On a very serious note, I must warn that while none of these practices hold any authority or power in themselves — all who engage them are human beings like the rest of us, albeit often very skilled and seductive — it is possible that through them, and even through mere innocent curiosity, malevolent and destructive supernatural influences can find a path into the naïve and unwitting soul. This is not the space for a full exposé on demonic possession and obsession, but the writings and experience of Father Gabriele Amorth SSP, who was for more than half a century exorcist for the Diocese of Rome, should be enough to give anyone pause.

Jesus himself cast out demons. Documentation of demonic possession and obsession exists that have been determined to be inexplicable by any known science. Playing around with a Ouija board or astral (out-of-body) projection — even yoga (Hindu spirituality), beyond the mere physical postures and breathing techniques — have been known to “open the door” toward  grave emotional and spiritual harm. Look before you leap.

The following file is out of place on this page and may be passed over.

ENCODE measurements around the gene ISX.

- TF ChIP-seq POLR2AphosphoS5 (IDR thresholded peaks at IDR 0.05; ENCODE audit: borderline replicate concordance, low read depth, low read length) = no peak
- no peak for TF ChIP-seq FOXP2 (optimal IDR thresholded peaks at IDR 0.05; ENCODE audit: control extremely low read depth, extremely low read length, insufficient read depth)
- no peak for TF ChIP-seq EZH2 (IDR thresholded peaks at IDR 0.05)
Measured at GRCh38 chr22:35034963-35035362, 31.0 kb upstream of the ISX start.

The core fallacy of all occult and esoteric beliefs, practices and traditions is that they attribute the status of God to an object that is not God and, therefore, does not exist outside of the self. Every projection of “God” into a not-God is ultimately a form of self-worship, self-divinization. Perhaps that is why the pervasive religion of secular materialism that surrounds us and, in varying degrees, lives in our minds, “opens the door” toward such interests and practices that only a few decades ago would have been roundly laughed off as unscientific, superstitious or just plain silly.